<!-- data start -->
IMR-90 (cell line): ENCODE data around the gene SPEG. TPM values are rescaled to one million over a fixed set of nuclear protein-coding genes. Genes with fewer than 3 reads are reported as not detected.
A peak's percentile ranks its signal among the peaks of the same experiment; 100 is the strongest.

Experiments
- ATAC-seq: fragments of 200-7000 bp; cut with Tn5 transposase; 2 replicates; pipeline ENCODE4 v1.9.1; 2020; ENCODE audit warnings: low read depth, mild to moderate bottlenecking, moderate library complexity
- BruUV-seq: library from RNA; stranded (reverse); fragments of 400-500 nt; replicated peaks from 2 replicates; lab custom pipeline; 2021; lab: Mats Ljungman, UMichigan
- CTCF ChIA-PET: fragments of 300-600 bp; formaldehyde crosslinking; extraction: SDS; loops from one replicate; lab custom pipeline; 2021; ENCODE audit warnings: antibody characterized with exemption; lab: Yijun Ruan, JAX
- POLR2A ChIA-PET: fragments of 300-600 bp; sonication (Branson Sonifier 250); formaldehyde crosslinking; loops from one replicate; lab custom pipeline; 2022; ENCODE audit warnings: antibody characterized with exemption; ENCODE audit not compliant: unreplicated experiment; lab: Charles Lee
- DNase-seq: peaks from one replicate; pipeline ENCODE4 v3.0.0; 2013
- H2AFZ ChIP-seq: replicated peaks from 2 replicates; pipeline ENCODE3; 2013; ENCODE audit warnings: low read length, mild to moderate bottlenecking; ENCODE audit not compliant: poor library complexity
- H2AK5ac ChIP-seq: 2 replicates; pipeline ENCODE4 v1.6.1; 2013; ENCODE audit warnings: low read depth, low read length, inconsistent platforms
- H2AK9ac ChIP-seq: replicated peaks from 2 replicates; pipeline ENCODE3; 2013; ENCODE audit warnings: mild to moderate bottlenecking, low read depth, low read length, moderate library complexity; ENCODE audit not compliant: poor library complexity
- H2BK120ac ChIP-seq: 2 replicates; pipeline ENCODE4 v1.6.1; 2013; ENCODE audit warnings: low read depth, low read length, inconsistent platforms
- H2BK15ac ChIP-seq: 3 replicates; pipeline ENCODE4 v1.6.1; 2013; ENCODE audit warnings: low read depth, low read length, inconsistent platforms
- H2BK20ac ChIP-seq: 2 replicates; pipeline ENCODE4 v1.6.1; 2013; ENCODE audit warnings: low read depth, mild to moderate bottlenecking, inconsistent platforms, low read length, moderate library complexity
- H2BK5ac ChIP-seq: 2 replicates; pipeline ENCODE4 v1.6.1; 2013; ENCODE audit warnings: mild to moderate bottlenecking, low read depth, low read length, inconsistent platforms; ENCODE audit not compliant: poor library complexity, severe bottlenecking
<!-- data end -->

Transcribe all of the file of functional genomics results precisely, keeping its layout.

IMR-90 (cell line): ENCODE data around the gene SPEG. TPM values are rescaled to one million over a fixed set of nuclear protein-coding genes. Genes with fewer than 3 reads are reported as not detected.
A peak's percentile ranks its signal among the peaks of the same experiment; 100 is the strongest.

Experiments
- ATAC-seq: fragments of 200-7000 bp; cut with Tn5 transposase; 2 replicates; pipeline ENCODE4 v1.9.1; 2020; ENCODE audit warnings: low read depth, mild to moderate bottlenecking, moderate library complexity
- BruUV-seq: library from RNA; stranded (reverse); fragments of 400-500 nt; replicated peaks from 2 replicates; lab custom pipeline; 2021; lab: Mats Ljungman, UMichigan
- CTCF ChIA-PET: fragments of 300-600 bp; formaldehyde crosslinking; extraction: SDS; loops from one replicate; lab custom pipeline; 2021; ENCODE audit warnings: antibody characterized with exemption; lab: Yijun Ruan, JAX
- POLR2A ChIA-PET: fragments of 300-600 bp; sonication (Branson Sonifier 250); formaldehyde crosslinking; loops from one replicate; lab custom pipeline; 2022; ENCODE audit warnings: antibody characterized with exemption; ENCODE audit not compliant: unreplicated experiment; lab: Charles Lee
- DNase-seq: peaks from one replicate; pipeline ENCODE4 v3.0.0; 2013
- H2AFZ ChIP-seq: replicated peaks from 2 replicates; pipeline ENCODE3; 2013; ENCODE audit warnings: low read length, mild to moderate bottlenecking; ENCODE audit not compliant: poor library complexity
- H2AK5ac ChIP-seq: 2 replicates; pipeline ENCODE4 v1.6.1; 2013; ENCODE audit warnings: low read depth, low read length, inconsistent platforms
- H2AK9ac ChIP-seq: replicated peaks from 2 replicates; pipeline ENCODE3; 2013; ENCODE audit warnings: mild to moderate bottlenecking, low read depth, low read length, moderate library complexity; ENCODE audit not compliant: poor library complexity
- H2BK120ac ChIP-seq: 2 replicates; pipeline ENCODE4 v1.6.1; 2013; ENCODE audit warnings: low read depth, low read length, inconsistent platforms
- H2BK15ac ChIP-seq: 3 replicates; pipeline ENCODE4 v1.6.1; 2013; ENCODE audit warnings: low read depth, low read length, inconsistent platforms
- H2BK20ac ChIP-seq: 2 replicates; pipeline ENCODE4 v1.6.1; 2013; ENCODE audit warnings: low read depth, mild to moderate bottlenecking, inconsistent platforms, low read length, moderate library complexity
- H2BK5ac ChIP-seq: 2 replicates; pipeline ENCODE4 v1.6.1; 2013; ENCODE audit warnings: mild to moderate bottlenecking, low read depth, low read length, inconsistent platforms; ENCODE audit not compliant: poor library complexity, severe bottlenecking